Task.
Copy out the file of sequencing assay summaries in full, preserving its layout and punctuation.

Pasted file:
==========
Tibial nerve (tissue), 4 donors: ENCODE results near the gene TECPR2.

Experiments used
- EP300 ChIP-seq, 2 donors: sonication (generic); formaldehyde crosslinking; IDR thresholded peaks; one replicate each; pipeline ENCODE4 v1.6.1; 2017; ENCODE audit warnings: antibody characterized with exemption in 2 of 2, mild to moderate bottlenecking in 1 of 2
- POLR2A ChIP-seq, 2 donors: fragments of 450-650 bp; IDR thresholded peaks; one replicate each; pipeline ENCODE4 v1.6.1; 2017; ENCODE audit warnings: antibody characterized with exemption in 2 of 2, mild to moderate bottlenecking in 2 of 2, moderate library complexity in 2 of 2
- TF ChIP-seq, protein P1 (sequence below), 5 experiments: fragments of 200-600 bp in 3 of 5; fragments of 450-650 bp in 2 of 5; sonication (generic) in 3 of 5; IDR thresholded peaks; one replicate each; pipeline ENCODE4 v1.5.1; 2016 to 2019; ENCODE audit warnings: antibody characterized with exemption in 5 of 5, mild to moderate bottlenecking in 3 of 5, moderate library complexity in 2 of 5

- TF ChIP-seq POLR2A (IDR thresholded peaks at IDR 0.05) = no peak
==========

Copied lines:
Tibial nerve (tissue), 4 donors: ENCODE results near the gene TECPR2.

Experiments used
- EP300 ChIP-seq, 2 donors: sonication (generic); formaldehyde crosslinking; IDR thresholded peaks; one replicate each; pipeline ENCODE4 v1.6.1; 2017; ENCODE audit warnings: antibody characterized with exemption in 2 of 2, mild to moderate bottlenecking in 1 of 2
- POLR2A ChIP-seq, 2 donors: fragments of 450-650 bp; IDR thresholded peaks; one replicate each; pipeline ENCODE4 v1.6.1; 2017; ENCODE audit warnings: antibody characterized with exemption in 2 of 2, mild to moderate bottlenecking in 2 of 2, moderate library complexity in 2 of 2
- TF ChIP-seq, protein P1 (sequence below), 5 experiments: fragments of 200-600 bp in 3 of 5; fragments of 450-650 bp in 2 of 5; sonication (generic) in 3 of 5; IDR thresholded peaks; one replicate each; pipeline ENCODE4 v1.5.1; 2016 to 2019; ENCODE audit warnings: antibody characterized with exemption in 5 of 5, mild to moderate bottlenecking in 3 of 5, moderate library complexity in 2 of 5

- TF ChIP-seq POLR2A (IDR thresholded peaks at IDR 0.05) = no peak